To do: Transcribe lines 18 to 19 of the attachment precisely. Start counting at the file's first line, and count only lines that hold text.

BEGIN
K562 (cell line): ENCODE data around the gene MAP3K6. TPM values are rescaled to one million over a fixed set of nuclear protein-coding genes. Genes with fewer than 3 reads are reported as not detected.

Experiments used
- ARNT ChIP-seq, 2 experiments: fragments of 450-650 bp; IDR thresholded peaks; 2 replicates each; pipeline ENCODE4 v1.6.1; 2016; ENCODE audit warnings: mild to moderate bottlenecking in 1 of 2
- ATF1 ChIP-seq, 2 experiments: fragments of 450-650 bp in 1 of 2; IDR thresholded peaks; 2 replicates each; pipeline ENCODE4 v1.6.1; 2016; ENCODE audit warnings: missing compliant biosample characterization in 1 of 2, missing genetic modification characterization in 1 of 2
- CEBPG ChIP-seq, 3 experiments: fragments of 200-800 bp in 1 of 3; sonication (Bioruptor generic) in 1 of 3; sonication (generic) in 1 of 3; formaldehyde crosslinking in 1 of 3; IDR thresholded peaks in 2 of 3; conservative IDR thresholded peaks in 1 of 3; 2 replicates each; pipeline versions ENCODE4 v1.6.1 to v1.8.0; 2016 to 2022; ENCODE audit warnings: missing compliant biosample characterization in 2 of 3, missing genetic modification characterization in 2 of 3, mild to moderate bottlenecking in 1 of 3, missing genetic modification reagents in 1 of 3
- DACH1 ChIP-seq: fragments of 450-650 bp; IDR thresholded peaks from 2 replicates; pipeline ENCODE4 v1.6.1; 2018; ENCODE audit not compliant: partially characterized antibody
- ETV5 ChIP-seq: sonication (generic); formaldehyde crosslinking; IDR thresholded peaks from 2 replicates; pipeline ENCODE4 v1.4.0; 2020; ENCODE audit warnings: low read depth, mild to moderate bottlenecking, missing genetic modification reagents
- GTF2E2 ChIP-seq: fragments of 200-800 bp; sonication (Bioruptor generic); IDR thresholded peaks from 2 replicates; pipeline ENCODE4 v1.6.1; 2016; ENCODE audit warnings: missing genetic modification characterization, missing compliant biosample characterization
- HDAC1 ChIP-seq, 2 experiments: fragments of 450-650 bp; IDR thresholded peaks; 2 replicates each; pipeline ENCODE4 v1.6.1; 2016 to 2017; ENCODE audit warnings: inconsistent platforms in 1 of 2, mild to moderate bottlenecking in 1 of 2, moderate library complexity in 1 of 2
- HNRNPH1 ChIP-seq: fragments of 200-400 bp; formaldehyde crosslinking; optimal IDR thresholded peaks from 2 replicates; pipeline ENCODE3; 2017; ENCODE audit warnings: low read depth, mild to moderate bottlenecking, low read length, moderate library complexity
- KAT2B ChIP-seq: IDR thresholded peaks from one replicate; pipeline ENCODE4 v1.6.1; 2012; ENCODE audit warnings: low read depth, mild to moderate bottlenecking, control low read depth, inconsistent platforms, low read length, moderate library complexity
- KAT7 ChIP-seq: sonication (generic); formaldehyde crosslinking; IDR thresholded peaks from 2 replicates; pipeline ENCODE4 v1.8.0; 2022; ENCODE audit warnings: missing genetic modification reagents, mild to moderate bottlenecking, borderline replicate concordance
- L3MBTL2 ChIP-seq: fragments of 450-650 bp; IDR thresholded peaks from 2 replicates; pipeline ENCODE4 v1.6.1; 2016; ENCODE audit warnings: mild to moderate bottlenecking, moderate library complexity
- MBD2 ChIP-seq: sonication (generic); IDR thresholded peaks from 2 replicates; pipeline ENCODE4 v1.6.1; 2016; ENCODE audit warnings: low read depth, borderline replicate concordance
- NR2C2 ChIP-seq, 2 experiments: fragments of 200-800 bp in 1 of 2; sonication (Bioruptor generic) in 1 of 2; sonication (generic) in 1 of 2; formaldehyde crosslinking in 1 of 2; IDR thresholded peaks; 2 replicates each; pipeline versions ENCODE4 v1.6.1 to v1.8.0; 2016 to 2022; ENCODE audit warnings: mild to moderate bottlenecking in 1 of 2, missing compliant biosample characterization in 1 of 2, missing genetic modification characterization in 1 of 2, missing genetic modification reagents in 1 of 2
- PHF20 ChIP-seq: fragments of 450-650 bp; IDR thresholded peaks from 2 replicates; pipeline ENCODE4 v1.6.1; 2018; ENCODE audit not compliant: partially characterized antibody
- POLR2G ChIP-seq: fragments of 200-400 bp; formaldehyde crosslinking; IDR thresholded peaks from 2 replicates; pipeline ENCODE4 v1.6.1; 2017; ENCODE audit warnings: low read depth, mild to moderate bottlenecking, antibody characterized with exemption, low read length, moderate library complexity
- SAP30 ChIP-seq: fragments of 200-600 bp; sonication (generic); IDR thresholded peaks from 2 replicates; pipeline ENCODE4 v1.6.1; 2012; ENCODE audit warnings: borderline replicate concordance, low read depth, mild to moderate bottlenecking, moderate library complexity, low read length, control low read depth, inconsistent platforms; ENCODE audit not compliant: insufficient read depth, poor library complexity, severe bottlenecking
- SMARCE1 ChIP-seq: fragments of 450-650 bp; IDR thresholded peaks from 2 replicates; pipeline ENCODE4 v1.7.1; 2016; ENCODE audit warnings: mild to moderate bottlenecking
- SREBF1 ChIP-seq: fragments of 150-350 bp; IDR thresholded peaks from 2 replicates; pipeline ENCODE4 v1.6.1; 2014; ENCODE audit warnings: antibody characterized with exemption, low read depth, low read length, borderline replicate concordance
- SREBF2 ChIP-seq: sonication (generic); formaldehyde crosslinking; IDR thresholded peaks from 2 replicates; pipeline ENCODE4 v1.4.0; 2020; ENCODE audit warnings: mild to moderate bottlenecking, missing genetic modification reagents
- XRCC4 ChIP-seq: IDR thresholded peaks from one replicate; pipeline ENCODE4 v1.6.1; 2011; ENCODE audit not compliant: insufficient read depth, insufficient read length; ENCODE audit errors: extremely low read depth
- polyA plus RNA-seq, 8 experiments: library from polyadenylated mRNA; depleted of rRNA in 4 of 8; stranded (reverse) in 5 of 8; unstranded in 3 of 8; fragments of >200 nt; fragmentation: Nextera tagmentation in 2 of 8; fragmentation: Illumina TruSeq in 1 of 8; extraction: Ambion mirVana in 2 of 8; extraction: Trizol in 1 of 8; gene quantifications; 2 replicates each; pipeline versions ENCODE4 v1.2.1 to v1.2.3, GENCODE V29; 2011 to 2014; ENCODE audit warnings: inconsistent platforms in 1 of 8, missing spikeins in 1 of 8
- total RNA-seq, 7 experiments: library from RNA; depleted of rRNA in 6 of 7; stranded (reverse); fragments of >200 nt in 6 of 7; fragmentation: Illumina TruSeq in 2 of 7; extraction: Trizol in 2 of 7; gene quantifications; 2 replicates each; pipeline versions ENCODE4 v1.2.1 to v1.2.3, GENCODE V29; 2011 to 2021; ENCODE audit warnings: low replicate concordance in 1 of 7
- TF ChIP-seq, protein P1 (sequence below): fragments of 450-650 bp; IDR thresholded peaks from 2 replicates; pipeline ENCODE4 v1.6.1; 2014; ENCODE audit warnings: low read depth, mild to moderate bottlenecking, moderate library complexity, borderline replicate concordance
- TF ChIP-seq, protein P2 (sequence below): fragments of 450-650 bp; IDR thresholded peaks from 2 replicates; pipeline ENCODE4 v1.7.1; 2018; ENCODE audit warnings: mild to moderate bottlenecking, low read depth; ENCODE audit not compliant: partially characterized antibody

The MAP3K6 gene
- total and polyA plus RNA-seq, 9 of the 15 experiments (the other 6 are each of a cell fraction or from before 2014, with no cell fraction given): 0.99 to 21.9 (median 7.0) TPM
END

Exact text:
- SAP30 ChIP-seq: fragments of 200-600 bp; sonication (generic); IDR thresholded peaks from 2 replicates; pipeline ENCODE4 v1.6.1; 2012; ENCODE audit warnings: borderline replicate concordance, low read depth, mild to moderate bottlenecking, moderate library complexity, low read length, control low read depth, inconsistent platforms; ENCODE audit not compliant: insufficient read depth, poor library complexity, severe bottlenecking
- SMARCE1 ChIP-seq: fragments of 450-650 bp; IDR thresholded peaks from 2 replicates; pipeline ENCODE4 v1.7.1; 2016; ENCODE audit warnings: mild to moderate bottlenecking